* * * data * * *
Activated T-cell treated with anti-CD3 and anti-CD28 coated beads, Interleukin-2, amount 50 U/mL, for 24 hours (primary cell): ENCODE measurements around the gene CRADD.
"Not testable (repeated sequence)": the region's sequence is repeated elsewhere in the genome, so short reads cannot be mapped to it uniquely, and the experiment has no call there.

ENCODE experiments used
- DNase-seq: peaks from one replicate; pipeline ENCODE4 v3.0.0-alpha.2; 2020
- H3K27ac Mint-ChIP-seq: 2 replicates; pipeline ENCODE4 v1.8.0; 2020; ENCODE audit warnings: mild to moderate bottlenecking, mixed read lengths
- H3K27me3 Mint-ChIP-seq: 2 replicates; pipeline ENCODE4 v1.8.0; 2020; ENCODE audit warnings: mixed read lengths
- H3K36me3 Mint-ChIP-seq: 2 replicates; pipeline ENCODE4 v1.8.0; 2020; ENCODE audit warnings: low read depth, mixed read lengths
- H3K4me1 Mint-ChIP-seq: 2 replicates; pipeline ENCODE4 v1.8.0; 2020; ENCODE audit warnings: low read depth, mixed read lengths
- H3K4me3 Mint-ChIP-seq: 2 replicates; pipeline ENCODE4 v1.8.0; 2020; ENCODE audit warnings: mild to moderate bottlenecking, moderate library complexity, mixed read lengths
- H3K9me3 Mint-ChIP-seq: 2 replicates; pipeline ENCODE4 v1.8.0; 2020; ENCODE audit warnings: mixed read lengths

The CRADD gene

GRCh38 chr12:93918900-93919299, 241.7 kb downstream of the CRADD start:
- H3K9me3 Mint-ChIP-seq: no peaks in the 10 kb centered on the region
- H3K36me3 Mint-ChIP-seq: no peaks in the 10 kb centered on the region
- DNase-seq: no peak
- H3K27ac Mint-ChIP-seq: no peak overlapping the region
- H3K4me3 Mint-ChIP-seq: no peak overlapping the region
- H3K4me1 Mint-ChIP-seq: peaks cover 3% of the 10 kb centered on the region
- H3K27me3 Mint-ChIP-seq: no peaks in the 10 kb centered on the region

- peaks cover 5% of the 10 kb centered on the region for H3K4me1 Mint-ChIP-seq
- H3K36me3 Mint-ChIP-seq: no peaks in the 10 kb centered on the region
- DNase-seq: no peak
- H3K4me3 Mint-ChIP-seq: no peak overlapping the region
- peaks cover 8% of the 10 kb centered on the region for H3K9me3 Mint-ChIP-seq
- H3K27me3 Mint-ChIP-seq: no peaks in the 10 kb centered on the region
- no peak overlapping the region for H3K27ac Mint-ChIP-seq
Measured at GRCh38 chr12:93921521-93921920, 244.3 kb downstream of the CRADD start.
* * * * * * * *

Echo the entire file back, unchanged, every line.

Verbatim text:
Activated T-cell treated with anti-CD3 and anti-CD28 coated beads, Interleukin-2, amount 50 U/mL, for 24 hours (primary cell): ENCODE measurements around the gene CRADD.
"Not testable (repeated sequence)": the region's sequence is repeated elsewhere in the genome, so short reads cannot be mapped to it uniquely, and the experiment has no call there.

ENCODE experiments used
- DNase-seq: peaks from one replicate; pipeline ENCODE4 v3.0.0-alpha.2; 2020
- H3K27ac Mint-ChIP-seq: 2 replicates; pipeline ENCODE4 v1.8.0; 2020; ENCODE audit warnings: mild to moderate bottlenecking, mixed read lengths
- H3K27me3 Mint-ChIP-seq: 2 replicates; pipeline ENCODE4 v1.8.0; 2020; ENCODE audit warnings: mixed read lengths
- H3K36me3 Mint-ChIP-seq: 2 replicates; pipeline ENCODE4 v1.8.0; 2020; ENCODE audit warnings: low read depth, mixed read lengths
- H3K4me1 Mint-ChIP-seq: 2 replicates; pipeline ENCODE4 v1.8.0; 2020; ENCODE audit warnings: low read depth, mixed read lengths
- H3K4me3 Mint-ChIP-seq: 2 replicates; pipeline ENCODE4 v1.8.0; 2020; ENCODE audit warnings: mild to moderate bottlenecking, moderate library complexity, mixed read lengths
- H3K9me3 Mint-ChIP-seq: 2 replicates; pipeline ENCODE4 v1.8.0; 2020; ENCODE audit warnings: mixed read lengths

The CRADD gene

GRCh38 chr12:93918900-93919299, 241.7 kb downstream of the CRADD start:
- H3K9me3 Mint-ChIP-seq: no peaks in the 10 kb centered on the region
- H3K36me3 Mint-ChIP-seq: no peaks in the 10 kb centered on the region
- DNase-seq: no peak
- H3K27ac Mint-ChIP-seq: no peak overlapping the region
- H3K4me3 Mint-ChIP-seq: no peak overlapping the region
- H3K4me1 Mint-ChIP-seq: peaks cover 3% of the 10 kb centered on the region
- H3K27me3 Mint-ChIP-seq: no peaks in the 10 kb centered on the region

- peaks cover 5% of the 10 kb centered on the region for H3K4me1 Mint-ChIP-seq
- H3K36me3 Mint-ChIP-seq: no peaks in the 10 kb centered on the region
- DNase-seq: no peak
- H3K4me3 Mint-ChIP-seq: no peak overlapping the region
- peaks cover 8% of the 10 kb centered on the region for H3K9me3 Mint-ChIP-seq
- H3K27me3 Mint-ChIP-seq: no peaks in the 10 kb centered on the region
- no peak overlapping the region for H3K27ac Mint-ChIP-seq
Measured at GRCh38 chr12:93921521-93921920, 244.3 kb downstream of the CRADD start.